Also, this bottle was kind of a “Screw You” to the people who are demanding I review a California Cabernet for this podcast.  Here you go.  This is your California Cabernet.  (You didn’t specify WHICH Cabernet, bitches.)

I acquired this bottle with my own cash from Winc.com, and while this bottle is long gone, there is another Cabernet Pfeffer there right now.

2016 PYT Cab-Pfef
The 2016 Pretty Young Thing Cabernet Pfeffer is a lovely introduction in this podcast to the Natural Wine phenomenon… and it’s freaking delicious.

Episode Eight: Wyoming

We are going to something just a little different for the time being when it comes to our first episode featuring the Equality State.  Or the Cowboy State.  Whichever.

You see, when Gary was travelling through Wyoming a few months ago, he couldn’t find any wines in the local liquor and bottle shops that were made locally.  He was told by staff in these places that there wasn’t any wine at all made in Wyoming. (Which is wrong, there are at least three wineries in the state of Wyoming, and one of them even grows their varietals on site, but so it goes.)

But he did find a whiskey.  A Bourbon Whiskey, to be precise.  As it turns out, there are a lot of misconceptions surrounding what, exactly, a Bourbon is.  Bourbon, as it turns out, does not have to be made in Kentucky after all.  Pull up an Old-Fashioned glass, pour a libation, and plug in your headphones for our examination of the Wyoming Whiskey: Small Batch Bourbon Whiskey.

 Wyoming Whiskey: Small Batch Bourbon Whiskey.
Yes, that is a Deathstar ice cube… and I am aware that this isn’t the best glass to try spirits, but it is what I had for the Wyoming Whiskey: Small Batch Bourbon Whiskey.

Episode Three: Massachusetts

In this episode, the 2014 Cinco Cães from Westport Rivers Winery provides our introduction to the wine industry of Massachusetts. This fun white wine blend introduces us to first to Rketselli, one of the oldest grape varietals in the world. (The 2014 blend also contains Pinot Gris, Pinot Blanc, Muscat, and Chardonnay.)

Furthermore, this wine aids us in a discussion concerning America’s take on a wine classification system, known as an AVA (American Viticultural Area). In this case, the Cinco Cães introduces us to the Southern New England AVA; an AVA that will feature again in future episodes about Rhode Island and Connecticut. Lastly, this wine also provides a fascinating introduction to the concept wine geeks refers to as terroir, and rootstocks–a wine grower’s secret tool.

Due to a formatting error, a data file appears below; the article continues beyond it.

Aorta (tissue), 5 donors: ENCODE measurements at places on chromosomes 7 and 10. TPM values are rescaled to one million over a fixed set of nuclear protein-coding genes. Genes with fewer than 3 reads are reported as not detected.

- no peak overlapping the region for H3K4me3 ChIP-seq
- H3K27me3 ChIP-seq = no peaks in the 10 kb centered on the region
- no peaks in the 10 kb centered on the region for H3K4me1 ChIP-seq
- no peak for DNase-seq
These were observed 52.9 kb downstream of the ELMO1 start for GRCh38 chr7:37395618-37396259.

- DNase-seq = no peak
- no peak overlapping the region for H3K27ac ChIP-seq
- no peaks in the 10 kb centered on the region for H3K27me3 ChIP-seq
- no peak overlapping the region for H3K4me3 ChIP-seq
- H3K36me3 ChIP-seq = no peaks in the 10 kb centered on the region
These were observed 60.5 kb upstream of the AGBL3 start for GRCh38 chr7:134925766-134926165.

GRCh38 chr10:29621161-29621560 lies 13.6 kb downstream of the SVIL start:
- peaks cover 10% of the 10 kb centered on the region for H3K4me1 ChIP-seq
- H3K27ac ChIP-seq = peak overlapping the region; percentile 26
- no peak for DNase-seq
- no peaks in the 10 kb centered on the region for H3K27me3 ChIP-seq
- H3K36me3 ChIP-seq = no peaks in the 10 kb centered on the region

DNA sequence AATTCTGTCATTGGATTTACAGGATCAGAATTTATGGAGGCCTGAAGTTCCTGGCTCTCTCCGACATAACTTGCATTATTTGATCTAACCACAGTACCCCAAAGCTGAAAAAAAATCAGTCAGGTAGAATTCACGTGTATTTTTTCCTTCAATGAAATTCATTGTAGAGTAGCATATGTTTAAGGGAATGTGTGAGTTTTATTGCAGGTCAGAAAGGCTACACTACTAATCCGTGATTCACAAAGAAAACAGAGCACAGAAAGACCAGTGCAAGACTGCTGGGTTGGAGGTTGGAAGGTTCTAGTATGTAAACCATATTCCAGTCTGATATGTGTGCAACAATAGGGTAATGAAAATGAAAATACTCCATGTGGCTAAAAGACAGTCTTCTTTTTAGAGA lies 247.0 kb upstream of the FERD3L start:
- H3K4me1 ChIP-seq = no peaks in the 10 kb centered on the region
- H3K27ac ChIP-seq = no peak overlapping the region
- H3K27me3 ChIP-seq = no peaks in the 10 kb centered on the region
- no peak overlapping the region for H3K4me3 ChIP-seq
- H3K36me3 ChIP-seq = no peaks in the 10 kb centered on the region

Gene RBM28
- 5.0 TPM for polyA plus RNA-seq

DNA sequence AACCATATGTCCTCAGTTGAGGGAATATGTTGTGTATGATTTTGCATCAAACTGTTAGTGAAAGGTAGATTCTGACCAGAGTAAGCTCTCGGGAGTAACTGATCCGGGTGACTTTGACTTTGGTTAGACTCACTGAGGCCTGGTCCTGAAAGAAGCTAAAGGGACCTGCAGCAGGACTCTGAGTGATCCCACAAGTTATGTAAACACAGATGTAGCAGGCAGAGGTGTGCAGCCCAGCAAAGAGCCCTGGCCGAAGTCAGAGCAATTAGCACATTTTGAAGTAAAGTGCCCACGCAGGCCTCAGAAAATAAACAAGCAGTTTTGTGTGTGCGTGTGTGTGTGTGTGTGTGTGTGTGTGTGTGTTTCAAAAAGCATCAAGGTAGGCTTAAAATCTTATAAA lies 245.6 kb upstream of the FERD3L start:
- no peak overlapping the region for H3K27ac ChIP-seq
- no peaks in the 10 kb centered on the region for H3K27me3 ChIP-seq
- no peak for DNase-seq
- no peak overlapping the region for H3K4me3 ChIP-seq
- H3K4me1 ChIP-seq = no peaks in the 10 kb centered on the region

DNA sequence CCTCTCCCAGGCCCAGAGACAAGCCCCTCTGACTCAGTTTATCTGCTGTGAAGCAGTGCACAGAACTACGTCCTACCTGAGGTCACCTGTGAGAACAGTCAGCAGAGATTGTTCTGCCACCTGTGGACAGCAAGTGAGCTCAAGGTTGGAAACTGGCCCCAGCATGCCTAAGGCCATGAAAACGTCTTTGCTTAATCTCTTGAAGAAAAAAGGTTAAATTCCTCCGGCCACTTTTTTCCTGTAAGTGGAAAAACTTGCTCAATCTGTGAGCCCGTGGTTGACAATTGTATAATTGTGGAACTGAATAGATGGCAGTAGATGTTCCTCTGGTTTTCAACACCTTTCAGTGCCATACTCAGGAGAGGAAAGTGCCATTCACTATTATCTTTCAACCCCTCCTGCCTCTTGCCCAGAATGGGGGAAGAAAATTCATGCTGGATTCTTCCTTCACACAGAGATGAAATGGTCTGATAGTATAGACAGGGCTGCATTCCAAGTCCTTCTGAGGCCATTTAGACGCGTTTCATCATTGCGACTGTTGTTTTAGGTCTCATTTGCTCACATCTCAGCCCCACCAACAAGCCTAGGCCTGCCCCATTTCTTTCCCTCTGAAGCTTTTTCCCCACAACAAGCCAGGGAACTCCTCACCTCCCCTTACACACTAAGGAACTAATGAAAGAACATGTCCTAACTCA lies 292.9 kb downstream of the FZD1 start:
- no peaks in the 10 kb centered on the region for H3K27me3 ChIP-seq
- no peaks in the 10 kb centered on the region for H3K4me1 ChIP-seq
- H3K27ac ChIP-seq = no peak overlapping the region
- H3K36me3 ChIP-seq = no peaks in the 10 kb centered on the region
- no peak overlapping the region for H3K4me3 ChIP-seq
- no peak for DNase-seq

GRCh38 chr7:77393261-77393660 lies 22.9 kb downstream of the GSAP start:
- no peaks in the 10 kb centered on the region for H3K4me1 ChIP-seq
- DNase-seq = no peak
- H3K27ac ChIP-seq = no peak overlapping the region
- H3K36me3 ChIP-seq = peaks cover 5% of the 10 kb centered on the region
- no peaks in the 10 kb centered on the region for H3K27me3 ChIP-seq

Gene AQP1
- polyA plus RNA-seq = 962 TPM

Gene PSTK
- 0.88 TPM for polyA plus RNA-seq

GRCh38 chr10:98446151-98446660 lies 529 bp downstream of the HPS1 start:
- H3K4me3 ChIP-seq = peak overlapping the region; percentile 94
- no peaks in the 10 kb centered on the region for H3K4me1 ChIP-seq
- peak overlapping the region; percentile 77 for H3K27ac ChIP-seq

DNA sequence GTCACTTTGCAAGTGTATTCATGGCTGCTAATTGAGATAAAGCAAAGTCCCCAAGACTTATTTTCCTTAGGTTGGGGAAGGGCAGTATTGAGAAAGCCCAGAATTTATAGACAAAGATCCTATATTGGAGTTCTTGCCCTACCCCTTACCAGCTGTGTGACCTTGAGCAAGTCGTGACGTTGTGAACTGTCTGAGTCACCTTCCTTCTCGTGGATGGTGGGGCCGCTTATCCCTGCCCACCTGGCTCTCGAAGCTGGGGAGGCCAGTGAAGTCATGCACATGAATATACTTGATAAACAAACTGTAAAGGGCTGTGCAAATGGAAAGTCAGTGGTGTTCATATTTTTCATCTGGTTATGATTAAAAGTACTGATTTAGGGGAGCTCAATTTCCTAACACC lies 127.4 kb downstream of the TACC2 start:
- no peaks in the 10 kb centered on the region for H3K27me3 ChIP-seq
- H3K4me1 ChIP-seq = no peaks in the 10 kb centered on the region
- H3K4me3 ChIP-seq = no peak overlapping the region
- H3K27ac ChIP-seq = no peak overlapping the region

This wine was purchased on the grounds of the winery, by yours truly.

2014 Cinco Cães
The 2014 Cinco Cães from Westport Rivers Winery is our introduction to both Massachusetts and the New England AVA.

Episode Two: Nevada

In Episode Two of the Make America Grape Again podcast, we will look at Nevada.

Nevada is a bit of a frontier in winemaking, due to the unwieldy nature of legislation focused on winery and vineyard production in this state.  Indeed, Nevada serves as an excellent example of the often ridiculous and Byzantine nature of alcohol legislation that can be a major challenge to winemaking in the United States; something we will explore in this episode.

The wine in question for this episode is the 2015 Silver State Red, a blend of eight different red varietals from Nevada Ridge winery; a label focused on Nevada-grown grapes found at Pahrump Valley Winery.  In this episode, along with exploring a textbook example of viticultural legislation as mentioned above,  we will also be examining the practice of blending wines, along with a discussion about what exactly makes a “good wine.”

This bottle was acquired directly from the winery by myself while visiting Pahrump Valley Winery with a dear friend of mine last year.

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Wine Number 2: 2015 Silver State Red, Nevada Ridge Winery

 

Episode One: Kentucky

In Episode One of the Make America Grape Again podcast, we will look at Kentucky, home of America’s oldest commercial winery. Yes, that’s right! The oldest commercial winery in America was not in California or Virginia.

The wine in question is the 2014 Reserve Kentucky Norton, from Cave Hill Vineyard and Winery, located in Eubank, Kentucky. What is Norton, anyway? And why is Kentucky home to the oldest commercial winery in the United States? Is there such a thing as a “good” vintage of Norton? Tune in and find out!

This bottle was provided by Gary Kurtz of Greater Than Wines.

Kentucky Norton
Wine number One: 2014 Kentucky Norton Reserve from Cave Hill Vineyard and Winery